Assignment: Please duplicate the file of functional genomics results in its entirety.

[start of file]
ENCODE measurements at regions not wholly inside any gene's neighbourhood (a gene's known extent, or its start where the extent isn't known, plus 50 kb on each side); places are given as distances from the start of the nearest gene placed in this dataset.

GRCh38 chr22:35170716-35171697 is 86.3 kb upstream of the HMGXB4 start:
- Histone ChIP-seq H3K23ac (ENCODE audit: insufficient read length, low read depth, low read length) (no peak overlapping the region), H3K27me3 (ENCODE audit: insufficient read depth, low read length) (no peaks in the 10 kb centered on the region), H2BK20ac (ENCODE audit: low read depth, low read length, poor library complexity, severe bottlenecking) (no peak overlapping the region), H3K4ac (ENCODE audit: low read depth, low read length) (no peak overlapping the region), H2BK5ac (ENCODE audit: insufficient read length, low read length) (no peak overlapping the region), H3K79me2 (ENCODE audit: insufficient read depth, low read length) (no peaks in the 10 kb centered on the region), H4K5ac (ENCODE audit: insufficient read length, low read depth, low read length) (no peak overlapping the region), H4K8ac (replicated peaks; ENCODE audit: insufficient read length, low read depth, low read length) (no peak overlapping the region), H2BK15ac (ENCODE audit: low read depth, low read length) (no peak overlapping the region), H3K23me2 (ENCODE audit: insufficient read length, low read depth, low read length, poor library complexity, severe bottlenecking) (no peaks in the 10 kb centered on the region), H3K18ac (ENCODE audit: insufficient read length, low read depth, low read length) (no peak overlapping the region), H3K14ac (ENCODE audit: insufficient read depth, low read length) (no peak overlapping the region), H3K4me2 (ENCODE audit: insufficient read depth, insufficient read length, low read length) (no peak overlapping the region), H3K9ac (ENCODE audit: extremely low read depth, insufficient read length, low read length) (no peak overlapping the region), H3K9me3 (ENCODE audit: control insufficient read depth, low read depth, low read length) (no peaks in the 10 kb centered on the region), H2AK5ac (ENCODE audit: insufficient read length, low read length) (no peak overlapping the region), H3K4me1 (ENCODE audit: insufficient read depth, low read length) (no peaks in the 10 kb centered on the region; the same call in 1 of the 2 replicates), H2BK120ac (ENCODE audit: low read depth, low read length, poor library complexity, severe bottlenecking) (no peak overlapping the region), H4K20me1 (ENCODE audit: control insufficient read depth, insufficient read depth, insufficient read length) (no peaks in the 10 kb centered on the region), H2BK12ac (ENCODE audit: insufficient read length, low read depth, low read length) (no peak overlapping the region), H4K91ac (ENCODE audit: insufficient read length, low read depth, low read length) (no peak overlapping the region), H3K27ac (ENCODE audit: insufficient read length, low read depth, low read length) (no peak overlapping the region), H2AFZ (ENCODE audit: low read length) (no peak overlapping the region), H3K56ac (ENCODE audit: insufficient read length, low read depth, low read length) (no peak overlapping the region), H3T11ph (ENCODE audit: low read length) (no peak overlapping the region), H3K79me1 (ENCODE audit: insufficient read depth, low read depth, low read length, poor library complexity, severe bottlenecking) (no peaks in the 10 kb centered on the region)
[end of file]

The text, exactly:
ENCODE measurements at regions not wholly inside any gene's neighbourhood (a gene's known extent, or its start where the extent isn't known, plus 50 kb on each side); places are given as distances from the start of the nearest gene placed in this dataset.

GRCh38 chr22:35170716-35171697 is 86.3 kb upstream of the HMGXB4 start:
- Histone ChIP-seq H3K23ac (ENCODE audit: insufficient read length, low read depth, low read length) (no peak overlapping the region), H3K27me3 (ENCODE audit: insufficient read depth, low read length) (no peaks in the 10 kb centered on the region), H2BK20ac (ENCODE audit: low read depth, low read length, poor library complexity, severe bottlenecking) (no peak overlapping the region), H3K4ac (ENCODE audit: low read depth, low read length) (no peak overlapping the region), H2BK5ac (ENCODE audit: insufficient read length, low read length) (no peak overlapping the region), H3K79me2 (ENCODE audit: insufficient read depth, low read length) (no peaks in the 10 kb centered on the region), H4K5ac (ENCODE audit: insufficient read length, low read depth, low read length) (no peak overlapping the region), H4K8ac (replicated peaks; ENCODE audit: insufficient read length, low read depth, low read length) (no peak overlapping the region), H2BK15ac (ENCODE audit: low read depth, low read length) (no peak overlapping the region), H3K23me2 (ENCODE audit: insufficient read length, low read depth, low read length, poor library complexity, severe bottlenecking) (no peaks in the 10 kb centered on the region), H3K18ac (ENCODE audit: insufficient read length, low read depth, low read length) (no peak overlapping the region), H3K14ac (ENCODE audit: insufficient read depth, low read length) (no peak overlapping the region), H3K4me2 (ENCODE audit: insufficient read depth, insufficient read length, low read length) (no peak overlapping the region), H3K9ac (ENCODE audit: extremely low read depth, insufficient read length, low read length) (no peak overlapping the region), H3K9me3 (ENCODE audit: control insufficient read depth, low read depth, low read length) (no peaks in the 10 kb centered on the region), H2AK5ac (ENCODE audit: insufficient read length, low read length) (no peak overlapping the region), H3K4me1 (ENCODE audit: insufficient read depth, low read length) (no peaks in the 10 kb centered on the region; the same call in 1 of the 2 replicates), H2BK120ac (ENCODE audit: low read depth, low read length, poor library complexity, severe bottlenecking) (no peak overlapping the region), H4K20me1 (ENCODE audit: control insufficient read depth, insufficient read depth, insufficient read length) (no peaks in the 10 kb centered on the region), H2BK12ac (ENCODE audit: insufficient read length, low read depth, low read length) (no peak overlapping the region), H4K91ac (ENCODE audit: insufficient read length, low read depth, low read length) (no peak overlapping the region), H3K27ac (ENCODE audit: insufficient read length, low read depth, low read length) (no peak overlapping the region), H2AFZ (ENCODE audit: low read length) (no peak overlapping the region), H3K56ac (ENCODE audit: insufficient read length, low read depth, low read length) (no peak overlapping the region), H3T11ph (ENCODE audit: low read length) (no peak overlapping the region), H3K79me1 (ENCODE audit: insufficient read depth, low read depth, low read length, poor library complexity, severe bottlenecking) (no peaks in the 10 kb centered on the region)